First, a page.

Samsung will give its account of what happened in a news conference Monday in Seoul, which will be Sunday night in the United States.
While the company has not given any details of what it will say, it is expected to reveal that the initial fires were caused by the irregular size of the battery, the Wall Street Journal reported, citing several unnamed individuals. A second round of smartphone fires linked to the Galaxy Note 7's replacement phones — which had batteries made by a different company — were apparently due to a “manufacturing issue” that took place because the phones were made too quickly, the Journal article said. The inquiry was conducted by Samsung and outside investigators hired by the firm.
Samsung declined to comment on the Journal article.
This findings would seem to place the blame squarely on faulty lithium-ion batteries, rather than on the phone's design. In the weeks following the initial reports of Samsung's phone fires, lawmakers and regulators questioned the safety of batteries — which power an increasing number of devices in our homes to our cars — and whether companies, including Samsung, do enough to protect consumers from faulty batteries. Sen. Richard Blumenthal (D-Conn.) sent a letter to Samsung in the fall asking for more information on its investigation and plans to avoid future incidents.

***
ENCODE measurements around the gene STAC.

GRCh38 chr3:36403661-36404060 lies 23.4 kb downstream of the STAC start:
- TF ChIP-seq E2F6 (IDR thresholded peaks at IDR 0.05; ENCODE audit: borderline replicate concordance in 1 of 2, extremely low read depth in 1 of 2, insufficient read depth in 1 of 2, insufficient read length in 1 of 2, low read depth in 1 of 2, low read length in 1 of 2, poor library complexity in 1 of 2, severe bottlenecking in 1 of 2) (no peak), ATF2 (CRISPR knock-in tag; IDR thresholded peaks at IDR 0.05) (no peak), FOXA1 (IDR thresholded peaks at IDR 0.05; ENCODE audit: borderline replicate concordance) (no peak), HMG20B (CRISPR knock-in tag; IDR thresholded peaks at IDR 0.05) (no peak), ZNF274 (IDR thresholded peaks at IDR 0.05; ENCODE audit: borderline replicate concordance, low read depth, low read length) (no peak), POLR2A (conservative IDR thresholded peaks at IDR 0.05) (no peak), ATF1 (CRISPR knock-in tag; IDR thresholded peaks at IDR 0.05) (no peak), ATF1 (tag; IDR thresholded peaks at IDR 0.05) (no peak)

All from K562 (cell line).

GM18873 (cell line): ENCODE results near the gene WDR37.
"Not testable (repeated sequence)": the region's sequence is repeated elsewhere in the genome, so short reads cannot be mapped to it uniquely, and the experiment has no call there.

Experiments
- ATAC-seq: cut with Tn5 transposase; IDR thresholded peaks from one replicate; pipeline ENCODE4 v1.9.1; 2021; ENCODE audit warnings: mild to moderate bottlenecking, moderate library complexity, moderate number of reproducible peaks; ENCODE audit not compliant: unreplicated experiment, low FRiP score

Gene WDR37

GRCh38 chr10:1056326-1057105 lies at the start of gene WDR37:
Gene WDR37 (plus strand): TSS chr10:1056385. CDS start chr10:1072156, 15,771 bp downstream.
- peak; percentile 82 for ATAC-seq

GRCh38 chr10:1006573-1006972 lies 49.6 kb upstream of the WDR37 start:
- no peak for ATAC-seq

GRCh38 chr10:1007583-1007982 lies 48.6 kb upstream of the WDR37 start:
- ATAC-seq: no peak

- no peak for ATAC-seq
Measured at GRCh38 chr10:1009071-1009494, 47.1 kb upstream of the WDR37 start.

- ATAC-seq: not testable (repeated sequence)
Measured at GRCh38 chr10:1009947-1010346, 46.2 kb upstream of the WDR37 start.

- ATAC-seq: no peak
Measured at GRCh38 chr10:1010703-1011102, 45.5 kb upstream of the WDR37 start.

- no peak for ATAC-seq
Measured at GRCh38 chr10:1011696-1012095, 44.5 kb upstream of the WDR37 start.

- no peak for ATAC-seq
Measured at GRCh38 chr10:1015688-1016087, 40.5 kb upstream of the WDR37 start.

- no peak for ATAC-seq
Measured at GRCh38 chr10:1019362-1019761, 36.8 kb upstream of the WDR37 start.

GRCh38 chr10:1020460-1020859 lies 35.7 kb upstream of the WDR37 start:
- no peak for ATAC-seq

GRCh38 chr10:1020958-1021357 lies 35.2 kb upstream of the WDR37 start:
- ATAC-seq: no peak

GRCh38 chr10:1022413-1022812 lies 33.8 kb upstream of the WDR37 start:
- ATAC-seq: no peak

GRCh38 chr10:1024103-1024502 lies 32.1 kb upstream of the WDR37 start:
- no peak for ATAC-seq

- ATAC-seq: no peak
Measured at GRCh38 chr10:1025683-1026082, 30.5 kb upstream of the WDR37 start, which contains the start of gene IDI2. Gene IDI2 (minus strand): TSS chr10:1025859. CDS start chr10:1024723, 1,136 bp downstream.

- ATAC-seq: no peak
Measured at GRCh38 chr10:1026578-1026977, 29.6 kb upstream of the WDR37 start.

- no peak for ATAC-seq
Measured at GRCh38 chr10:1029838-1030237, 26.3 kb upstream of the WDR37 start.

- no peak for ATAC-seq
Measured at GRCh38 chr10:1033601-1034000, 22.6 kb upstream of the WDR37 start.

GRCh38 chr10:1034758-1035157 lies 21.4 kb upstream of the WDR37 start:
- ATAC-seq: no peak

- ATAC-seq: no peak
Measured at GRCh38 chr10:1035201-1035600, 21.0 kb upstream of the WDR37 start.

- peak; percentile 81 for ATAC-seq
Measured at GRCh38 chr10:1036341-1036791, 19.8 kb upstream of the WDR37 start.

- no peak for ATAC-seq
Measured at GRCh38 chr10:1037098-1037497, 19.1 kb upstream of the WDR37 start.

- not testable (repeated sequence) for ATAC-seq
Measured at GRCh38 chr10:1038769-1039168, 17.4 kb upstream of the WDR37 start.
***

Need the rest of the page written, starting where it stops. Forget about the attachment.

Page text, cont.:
At least 96 fires have been reported in the United States, including a car fire in Florida that brought widespread attention to the problem. The phones are considered so hazardous that they have been banned by the Federal Aviation Administration. Crews were told to take the extraordinary step of announcing that ban at the start of every flight — a requirement lifted only last week.
In total, Samsung recalled approximately 2.5 million phones. While the company reported that more than 95 percent of smartphone owners had returned the faulty devices, there are still some holdouts, who have dodged attempts by Samsung and carriers to disable the recalled models. Verizon Wireless will redirect all calls made from Samsung Galaxy Note 7s — except those to emergency services — to its customer service centers, Fortune reported this week.
Samsung ultimately offered Galaxy Note 7 users a refund for their phones, or the option to choose a different model.
The phone debacle led Samsung to report its smallest quarterly profit in history in its October earnings report. But next week, the company is expected to reveal a strong quarter, buoyed by sales of other electronics components, including its high-tech chips and displays for phones.
Consumers did seem more wary of Samsung smartphones in the holiday season, allowing the company's archrival Apple to rake in 91 percent of global profits from smartphone sales, according to analysis firm Strategy Analytics.